Background: Haemophagocytic lymphohistiocytosis (HLH) is a rapidly progressive, life-threatening clinical syndrome of excessive immune activation. Multiple predisposing factors influence the likelihood of any individual developing HLH at any time, encompassing genetic, auto-immune disease, immunosuppression and malignancy. In partnership with the National Congenital Anomalies and Rare Disease Registration Service (NCARDRS) we have undertaken a nationwide study in England of all cases of HLH diagnosed between 2003 and 2018, and modeled interactions of demographics and comorbidities with survival.

Methods: Using national linked electronic health data from hospital admissions and death certification we identified cases of HLH that were diagnosed in England between 1st January 2003 and 31st December 2018 using a previously validated approach (Bishton et al Brit J Haem 2021). Patients of all ages admitted to hospital with an admission coded with HLH ICD-10 codes D76.1 and D76.2, or who died with a death code of D76.1, D76.2 or D76.3 provided in the latter situation there was confirmatory free text on the death certificate indicating HLH, were included. We calculated 1-year survival using Kaplan-Meier methods by calendar year, age group, sex and comorbidity (haematological malignancy, inflammatory rheumatological or bowel diseases (IBD). We modelled 1-year survival and the interactions between age and associated comorbidity using Cox regression.

Results: There were 1628 people with HLH included in the analysis. 706 (68.6%) patients were aged ≥15 years, 920 (56.5%) were male and 855 (52.5%) had at least one associated comorbidities recorded. The most common comorbidities were lymphoma (n=270 [16.6%]), leukaemia (n=125 [7.7%]), systemic juvenile idiopathic arthritis (SJIA) (n=78 [4.8%]), IBD (n=70 [4.3%]), vasculitis (n=64 [3.9%]) and systemic lupus erythematosus (SLE) (n=47 [2.9%]). Overall, crude 1-year survival was 50% (95% CI 48-53%) with no improvement observed over the study period. Survival varied significantly with age (0-4, 61%; 5-14 76%; 15-54 61%; >55 24% p<0.01)(figure 1), sex (males, 46%, females, 55% p<0.01) and associated comorbidity (rheumatological/IBD, 69%, haematological malignancy 28%, other malignancy, 37% p <0.01). Those aged 0-14 and 15-54 years had a 3-fold increased risk of death at 1-year among HLH associated with haematological or non-haematological malignancy compared to rheumatological disease/IBD. Predicted 1-year survival decreased markedly with age in those with rheumatological disease/IBD (age 0-14, 84%; 15-54, 73%; >55, 27%) meaning survival for those aged >55 years was poor regardless of the underlying disease process. Notably there was no difference in outcomes by lymphoma subtype (B-cell, T-cell or Hodgkin lymphoma) in contrast to the auto-immune sub-groups, where outcomes for adult onset Stills disease and SJIA were excellent (77% and 89% respectively) whilst survival in rheumatoid arthritis (35%) and vasculitis (39%) were similar to non-haematological malignancy driven HLH.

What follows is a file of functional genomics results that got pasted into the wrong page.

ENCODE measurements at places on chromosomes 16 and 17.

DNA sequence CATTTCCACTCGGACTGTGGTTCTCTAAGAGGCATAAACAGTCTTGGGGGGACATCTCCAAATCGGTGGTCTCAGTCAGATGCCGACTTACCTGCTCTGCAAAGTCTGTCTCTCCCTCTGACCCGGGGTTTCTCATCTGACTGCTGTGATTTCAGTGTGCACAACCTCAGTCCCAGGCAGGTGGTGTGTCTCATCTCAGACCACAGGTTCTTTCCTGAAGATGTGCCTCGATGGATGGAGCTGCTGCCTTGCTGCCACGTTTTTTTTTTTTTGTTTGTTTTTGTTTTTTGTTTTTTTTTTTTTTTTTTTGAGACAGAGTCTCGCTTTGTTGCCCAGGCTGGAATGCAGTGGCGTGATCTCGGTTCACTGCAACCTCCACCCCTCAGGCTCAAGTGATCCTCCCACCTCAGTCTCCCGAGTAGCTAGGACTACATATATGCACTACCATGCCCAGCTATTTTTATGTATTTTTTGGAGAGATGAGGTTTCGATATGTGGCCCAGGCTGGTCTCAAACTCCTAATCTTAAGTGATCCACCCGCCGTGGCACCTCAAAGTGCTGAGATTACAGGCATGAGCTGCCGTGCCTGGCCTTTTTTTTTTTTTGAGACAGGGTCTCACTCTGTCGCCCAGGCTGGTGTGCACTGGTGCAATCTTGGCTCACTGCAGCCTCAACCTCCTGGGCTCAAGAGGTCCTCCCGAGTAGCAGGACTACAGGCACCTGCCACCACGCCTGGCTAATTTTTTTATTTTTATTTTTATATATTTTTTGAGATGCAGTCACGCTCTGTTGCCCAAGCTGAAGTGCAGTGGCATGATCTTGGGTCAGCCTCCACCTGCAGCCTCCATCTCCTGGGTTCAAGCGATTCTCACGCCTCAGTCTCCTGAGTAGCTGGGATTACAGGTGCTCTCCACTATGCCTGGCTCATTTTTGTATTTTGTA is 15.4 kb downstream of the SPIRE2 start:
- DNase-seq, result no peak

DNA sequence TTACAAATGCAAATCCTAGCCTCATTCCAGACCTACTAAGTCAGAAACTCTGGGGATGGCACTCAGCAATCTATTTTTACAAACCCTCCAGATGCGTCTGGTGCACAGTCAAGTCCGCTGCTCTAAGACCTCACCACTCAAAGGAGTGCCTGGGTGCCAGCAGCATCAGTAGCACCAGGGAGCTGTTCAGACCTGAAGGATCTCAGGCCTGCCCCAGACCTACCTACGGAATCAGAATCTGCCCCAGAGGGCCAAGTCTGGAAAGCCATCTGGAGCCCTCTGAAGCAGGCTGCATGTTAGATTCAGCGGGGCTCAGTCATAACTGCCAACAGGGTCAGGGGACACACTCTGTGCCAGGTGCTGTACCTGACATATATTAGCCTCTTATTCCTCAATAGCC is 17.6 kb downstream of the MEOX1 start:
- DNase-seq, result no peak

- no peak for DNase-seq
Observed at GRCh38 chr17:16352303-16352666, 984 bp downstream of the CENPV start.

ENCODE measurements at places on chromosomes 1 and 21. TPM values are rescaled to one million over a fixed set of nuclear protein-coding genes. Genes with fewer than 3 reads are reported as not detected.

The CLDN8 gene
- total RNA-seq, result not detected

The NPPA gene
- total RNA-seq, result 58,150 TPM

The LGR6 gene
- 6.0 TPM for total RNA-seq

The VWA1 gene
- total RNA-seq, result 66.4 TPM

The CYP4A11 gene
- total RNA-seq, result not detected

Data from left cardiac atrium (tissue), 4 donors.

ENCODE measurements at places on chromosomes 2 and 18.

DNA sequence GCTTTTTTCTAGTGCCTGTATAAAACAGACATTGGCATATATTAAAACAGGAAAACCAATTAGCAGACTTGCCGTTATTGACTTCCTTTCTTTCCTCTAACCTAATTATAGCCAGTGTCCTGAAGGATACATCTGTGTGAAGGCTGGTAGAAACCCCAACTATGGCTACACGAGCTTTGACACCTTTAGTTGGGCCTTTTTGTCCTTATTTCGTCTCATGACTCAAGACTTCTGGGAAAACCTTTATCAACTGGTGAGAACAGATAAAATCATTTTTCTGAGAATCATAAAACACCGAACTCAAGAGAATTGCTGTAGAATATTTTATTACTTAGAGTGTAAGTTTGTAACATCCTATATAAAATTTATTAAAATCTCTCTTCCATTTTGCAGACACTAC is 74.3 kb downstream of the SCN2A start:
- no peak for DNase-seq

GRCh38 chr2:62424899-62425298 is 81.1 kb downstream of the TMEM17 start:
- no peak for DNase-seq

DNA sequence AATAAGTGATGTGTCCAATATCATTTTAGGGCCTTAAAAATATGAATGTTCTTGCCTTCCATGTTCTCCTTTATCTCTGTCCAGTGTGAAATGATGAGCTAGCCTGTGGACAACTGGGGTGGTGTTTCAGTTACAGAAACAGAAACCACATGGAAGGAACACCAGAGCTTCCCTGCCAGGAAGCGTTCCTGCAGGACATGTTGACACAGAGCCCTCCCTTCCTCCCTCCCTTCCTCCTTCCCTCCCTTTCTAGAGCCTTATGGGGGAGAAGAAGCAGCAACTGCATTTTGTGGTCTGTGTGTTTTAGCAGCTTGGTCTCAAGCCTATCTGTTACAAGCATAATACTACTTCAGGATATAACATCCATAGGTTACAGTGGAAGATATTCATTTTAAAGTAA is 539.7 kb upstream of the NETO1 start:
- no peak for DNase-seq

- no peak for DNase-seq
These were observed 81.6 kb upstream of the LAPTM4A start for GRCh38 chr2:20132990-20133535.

Conclusion: We provide the first estimates of survival for HLH by the associated trigger factors (vasculitis, rheumatoid arthritis, IBD, malignancy), on a national scale, and make the critical observation that outcomes have remained static for the study period. Furthermore outcomes for haematological malignancies are dismal regardless of disease subtype, whilst significant variation in outcomes for different auto-immune disease subtypes are seen indicating that the severe impact of this syndrome is not limited to those with underlying malignancy.

Lanyon:Vifor Pharma: Research Funding. Bishton:Celltrion: Honoraria; Roche Pharmaceuticals: Consultancy, Honoraria; Gilead: Honoraria; Incyte: Consultancy; Lilly: Consultancy.

Author notes


Asterisk with author names denotes non-ASH members.

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